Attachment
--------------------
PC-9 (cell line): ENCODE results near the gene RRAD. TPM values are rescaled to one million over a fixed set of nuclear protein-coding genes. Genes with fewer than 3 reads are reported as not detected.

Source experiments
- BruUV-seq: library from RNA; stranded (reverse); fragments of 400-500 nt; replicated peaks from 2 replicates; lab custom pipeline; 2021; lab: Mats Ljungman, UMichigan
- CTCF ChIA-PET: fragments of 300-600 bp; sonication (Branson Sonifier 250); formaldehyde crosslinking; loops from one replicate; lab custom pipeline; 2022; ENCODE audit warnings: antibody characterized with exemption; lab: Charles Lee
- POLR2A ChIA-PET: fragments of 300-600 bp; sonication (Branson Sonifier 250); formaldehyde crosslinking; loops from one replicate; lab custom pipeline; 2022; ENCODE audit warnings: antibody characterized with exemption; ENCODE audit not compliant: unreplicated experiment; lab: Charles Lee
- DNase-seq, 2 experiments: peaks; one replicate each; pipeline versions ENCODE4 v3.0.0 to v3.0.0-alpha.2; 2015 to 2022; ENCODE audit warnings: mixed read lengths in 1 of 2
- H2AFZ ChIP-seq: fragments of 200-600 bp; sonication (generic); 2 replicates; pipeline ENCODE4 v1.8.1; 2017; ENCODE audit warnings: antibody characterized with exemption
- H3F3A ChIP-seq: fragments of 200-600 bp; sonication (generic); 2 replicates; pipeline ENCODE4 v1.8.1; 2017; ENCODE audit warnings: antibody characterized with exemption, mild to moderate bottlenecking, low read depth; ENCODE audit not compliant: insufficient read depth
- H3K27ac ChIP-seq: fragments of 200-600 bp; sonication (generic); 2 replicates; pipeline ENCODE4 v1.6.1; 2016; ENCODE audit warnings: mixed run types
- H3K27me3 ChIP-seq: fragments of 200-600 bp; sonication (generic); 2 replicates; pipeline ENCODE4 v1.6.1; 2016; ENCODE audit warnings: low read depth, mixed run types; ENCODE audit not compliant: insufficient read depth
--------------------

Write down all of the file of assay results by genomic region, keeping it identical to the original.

PC-9 (cell line): ENCODE results near the gene RRAD. TPM values are rescaled to one million over a fixed set of nuclear protein-coding genes. Genes with fewer than 3 reads are reported as not detected.

Source experiments
- BruUV-seq: library from RNA; stranded (reverse); fragments of 400-500 nt; replicated peaks from 2 replicates; lab custom pipeline; 2021; lab: Mats Ljungman, UMichigan
- CTCF ChIA-PET: fragments of 300-600 bp; sonication (Branson Sonifier 250); formaldehyde crosslinking; loops from one replicate; lab custom pipeline; 2022; ENCODE audit warnings: antibody characterized with exemption; lab: Charles Lee
- POLR2A ChIA-PET: fragments of 300-600 bp; sonication (Branson Sonifier 250); formaldehyde crosslinking; loops from one replicate; lab custom pipeline; 2022; ENCODE audit warnings: antibody characterized with exemption; ENCODE audit not compliant: unreplicated experiment; lab: Charles Lee
- DNase-seq, 2 experiments: peaks; one replicate each; pipeline versions ENCODE4 v3.0.0 to v3.0.0-alpha.2; 2015 to 2022; ENCODE audit warnings: mixed read lengths in 1 of 2
- H2AFZ ChIP-seq: fragments of 200-600 bp; sonication (generic); 2 replicates; pipeline ENCODE4 v1.8.1; 2017; ENCODE audit warnings: antibody characterized with exemption
- H3F3A ChIP-seq: fragments of 200-600 bp; sonication (generic); 2 replicates; pipeline ENCODE4 v1.8.1; 2017; ENCODE audit warnings: antibody characterized with exemption, mild to moderate bottlenecking, low read depth; ENCODE audit not compliant: insufficient read depth
- H3K27ac ChIP-seq: fragments of 200-600 bp; sonication (generic); 2 replicates; pipeline ENCODE4 v1.6.1; 2016; ENCODE audit warnings: mixed run types
- H3K27me3 ChIP-seq: fragments of 200-600 bp; sonication (generic); 2 replicates; pipeline ENCODE4 v1.6.1; 2016; ENCODE audit warnings: low read depth, mixed run types; ENCODE audit not compliant: insufficient read depth